Bupivacaine Extended-Release Liposome Injection for Prolonged Postsurgical Analgesia in Patients Undergoing Hemorrhoidectomy: A Multicenter, Randomized, Double-blind, Placebo-controlled Trial.
Author(s): Gorfine SR, Onel E, Patou G, Krivokapic ZV
Affiliation(s): 1 The Mount Sinai Medical Center, New York, New York 2 Pacira Pharmaceuticals, Inc, Parsippany, New Jersey 3 Clinic for Digestive Surgery, University Clinical Center of Serbia, Belgrade, Serbia.
Publication date & source: 2011-12, Dis Colon Rectum., 54(12):1552-9.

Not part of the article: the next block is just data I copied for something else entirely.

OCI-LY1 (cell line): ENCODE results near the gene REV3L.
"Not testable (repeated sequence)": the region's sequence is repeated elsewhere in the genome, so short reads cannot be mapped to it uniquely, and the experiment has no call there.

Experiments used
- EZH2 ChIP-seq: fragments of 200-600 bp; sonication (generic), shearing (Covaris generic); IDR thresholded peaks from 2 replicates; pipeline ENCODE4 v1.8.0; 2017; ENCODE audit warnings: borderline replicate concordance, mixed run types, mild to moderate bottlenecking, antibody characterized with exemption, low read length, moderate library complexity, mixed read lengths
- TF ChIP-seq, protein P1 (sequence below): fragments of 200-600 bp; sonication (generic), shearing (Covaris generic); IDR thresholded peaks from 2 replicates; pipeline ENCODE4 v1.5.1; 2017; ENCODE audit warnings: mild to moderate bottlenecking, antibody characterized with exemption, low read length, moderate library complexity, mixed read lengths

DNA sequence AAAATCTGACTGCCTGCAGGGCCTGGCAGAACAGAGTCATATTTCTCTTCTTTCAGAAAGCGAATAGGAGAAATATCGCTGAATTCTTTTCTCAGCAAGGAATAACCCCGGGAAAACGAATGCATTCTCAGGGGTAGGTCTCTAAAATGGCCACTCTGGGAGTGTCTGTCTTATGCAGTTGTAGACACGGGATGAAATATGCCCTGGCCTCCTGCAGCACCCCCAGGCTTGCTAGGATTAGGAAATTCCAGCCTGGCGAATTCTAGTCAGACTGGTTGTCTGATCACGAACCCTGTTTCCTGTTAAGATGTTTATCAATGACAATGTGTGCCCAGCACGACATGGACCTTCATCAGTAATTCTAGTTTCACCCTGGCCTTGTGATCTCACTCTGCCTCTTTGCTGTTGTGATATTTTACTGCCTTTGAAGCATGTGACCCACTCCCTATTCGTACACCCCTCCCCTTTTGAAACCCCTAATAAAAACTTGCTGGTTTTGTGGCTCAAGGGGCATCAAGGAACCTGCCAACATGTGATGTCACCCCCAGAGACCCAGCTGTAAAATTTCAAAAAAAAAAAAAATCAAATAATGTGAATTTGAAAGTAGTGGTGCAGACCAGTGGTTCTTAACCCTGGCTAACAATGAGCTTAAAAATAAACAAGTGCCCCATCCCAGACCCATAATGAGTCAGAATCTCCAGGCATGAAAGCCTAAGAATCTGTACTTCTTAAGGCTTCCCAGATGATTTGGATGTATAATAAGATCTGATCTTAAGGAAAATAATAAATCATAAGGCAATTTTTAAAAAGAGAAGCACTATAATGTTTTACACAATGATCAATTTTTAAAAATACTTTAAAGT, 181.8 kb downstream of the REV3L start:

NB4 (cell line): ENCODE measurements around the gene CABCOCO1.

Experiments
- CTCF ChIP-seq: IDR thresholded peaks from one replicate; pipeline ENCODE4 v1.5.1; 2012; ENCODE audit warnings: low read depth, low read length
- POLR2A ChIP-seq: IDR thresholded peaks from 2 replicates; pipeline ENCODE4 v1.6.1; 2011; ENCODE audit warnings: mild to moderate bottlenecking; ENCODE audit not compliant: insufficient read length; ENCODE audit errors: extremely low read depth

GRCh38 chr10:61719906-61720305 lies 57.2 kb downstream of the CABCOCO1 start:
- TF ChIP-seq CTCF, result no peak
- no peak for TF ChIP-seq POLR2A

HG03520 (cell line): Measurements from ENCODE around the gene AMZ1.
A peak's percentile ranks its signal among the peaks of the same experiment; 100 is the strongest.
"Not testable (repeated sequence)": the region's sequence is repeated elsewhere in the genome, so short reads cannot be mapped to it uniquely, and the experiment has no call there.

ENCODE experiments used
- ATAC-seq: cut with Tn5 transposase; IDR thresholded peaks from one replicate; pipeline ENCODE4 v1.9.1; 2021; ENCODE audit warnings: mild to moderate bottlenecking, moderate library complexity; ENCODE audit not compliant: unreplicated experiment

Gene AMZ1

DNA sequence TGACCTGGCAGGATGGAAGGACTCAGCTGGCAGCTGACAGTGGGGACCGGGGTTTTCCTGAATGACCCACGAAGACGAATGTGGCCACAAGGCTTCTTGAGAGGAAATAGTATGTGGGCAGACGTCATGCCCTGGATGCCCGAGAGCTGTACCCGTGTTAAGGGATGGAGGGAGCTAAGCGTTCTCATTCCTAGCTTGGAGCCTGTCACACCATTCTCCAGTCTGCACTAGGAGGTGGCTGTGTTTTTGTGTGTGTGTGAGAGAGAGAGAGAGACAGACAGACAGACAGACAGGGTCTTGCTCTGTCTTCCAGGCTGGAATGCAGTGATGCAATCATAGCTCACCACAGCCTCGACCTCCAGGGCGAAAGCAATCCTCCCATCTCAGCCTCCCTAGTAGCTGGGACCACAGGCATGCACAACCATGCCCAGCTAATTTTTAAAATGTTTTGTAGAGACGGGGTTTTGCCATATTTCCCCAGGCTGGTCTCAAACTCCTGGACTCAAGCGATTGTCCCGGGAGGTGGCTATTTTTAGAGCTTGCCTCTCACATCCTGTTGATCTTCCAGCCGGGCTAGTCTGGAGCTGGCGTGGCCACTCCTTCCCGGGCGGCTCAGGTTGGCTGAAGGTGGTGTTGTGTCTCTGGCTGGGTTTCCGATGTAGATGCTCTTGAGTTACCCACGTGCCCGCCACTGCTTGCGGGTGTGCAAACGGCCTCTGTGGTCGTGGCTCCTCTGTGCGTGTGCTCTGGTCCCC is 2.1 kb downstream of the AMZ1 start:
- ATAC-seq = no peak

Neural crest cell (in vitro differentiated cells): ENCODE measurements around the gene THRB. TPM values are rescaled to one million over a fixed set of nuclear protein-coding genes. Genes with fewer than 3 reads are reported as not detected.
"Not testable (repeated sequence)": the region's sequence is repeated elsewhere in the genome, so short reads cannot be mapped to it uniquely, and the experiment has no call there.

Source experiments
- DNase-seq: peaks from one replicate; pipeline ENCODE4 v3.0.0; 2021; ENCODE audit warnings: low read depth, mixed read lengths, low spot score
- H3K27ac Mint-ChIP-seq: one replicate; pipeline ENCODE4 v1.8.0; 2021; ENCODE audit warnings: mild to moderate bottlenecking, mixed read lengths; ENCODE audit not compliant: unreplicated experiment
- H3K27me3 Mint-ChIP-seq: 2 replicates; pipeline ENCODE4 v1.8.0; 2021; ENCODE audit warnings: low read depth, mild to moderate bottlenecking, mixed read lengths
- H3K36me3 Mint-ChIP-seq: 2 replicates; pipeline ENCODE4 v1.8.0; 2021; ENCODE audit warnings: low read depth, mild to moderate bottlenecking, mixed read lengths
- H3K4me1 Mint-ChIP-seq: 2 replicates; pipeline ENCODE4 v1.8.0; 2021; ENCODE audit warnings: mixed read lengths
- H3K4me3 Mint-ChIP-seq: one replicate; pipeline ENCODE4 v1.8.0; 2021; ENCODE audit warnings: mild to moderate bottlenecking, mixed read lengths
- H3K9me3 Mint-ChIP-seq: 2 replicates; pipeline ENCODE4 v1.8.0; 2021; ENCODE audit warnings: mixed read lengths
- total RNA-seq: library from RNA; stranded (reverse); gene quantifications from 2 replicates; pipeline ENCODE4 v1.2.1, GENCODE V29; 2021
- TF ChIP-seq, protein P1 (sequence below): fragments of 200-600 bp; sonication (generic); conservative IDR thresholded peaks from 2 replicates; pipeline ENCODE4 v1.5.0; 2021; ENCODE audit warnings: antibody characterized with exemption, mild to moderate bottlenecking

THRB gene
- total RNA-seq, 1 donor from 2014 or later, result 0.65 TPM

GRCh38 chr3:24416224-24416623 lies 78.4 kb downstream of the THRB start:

BACKGROUND: : Bupivacaine extended-release liposome injection is a novel formulation of bupivacaine designed to achieve long-acting postoperative analgesia. OBJECTIVE: : The aim of this study was to compare the magnitude and duration of postoperative analgesia from a single dose of bupivacaine extended-release injection with placebo administered intraoperatively in patients undergoing hemorrhoidectomy. DESIGN: : This evaluation was a multicenter, randomized, double-blind, parallel-group, placebo-controlled phase 3 study. SETTINGS: : Data were obtained from 13 centers in the Republic of Georgia, Poland, and Serbia. PATIENTS: : Included in this study were patients aged 18 to 86 years undergoing excisional hemorrhoidectomy. INTERVENTIONS: : All patients received either a single dose of bupivacaine extended-release 300 mg or placebo administered intraoperatively via wound infiltration. MAIN OUTCOME MEASURE: : The cumulative pain score was assessed by measurement of the area under the curve of pain intensity through 72 hours after study drug administration. RESULTS: : One hundred eighty-nine patients were randomly assigned and treated; 186 completed the study. Pain intensity scores were significantly lower in the bupivacaine extended-release group in comparison with the group receiving placebo (141.8 vs 202.5, P < .0001). More patients in the bupivacaine extended-release group remained opioid free from 12 hours (59%) to 72 hours (28%) after surgery compared with patients receiving placebo (14% and 10%; P < .0008 through 72 h). The mean total amount of opioids consumed through 72 hours was 22.3 mg and 29.1 mg in the bupivacaine extended-release and placebo groups (P </= .0006). The median time to first opioid use was 14.3 hours in the bupivacaine extended-release group vs 1.2 hours in the placebo group (P < .0001). A greater proportion of patients in the bupivacaine extended-release group were satisfied with their postsurgical analgesia (95% vs 73%, P = .0007) than in the placebo group. CONCLUSIONS: : Bupivacaine extended-release demonstrated a statistically significant reduction in pain through 72 hours, decreased opioid requirements, delayed time to first opioid use, and improved patient satisfaction compared with placebo after hemorrhoidectomy.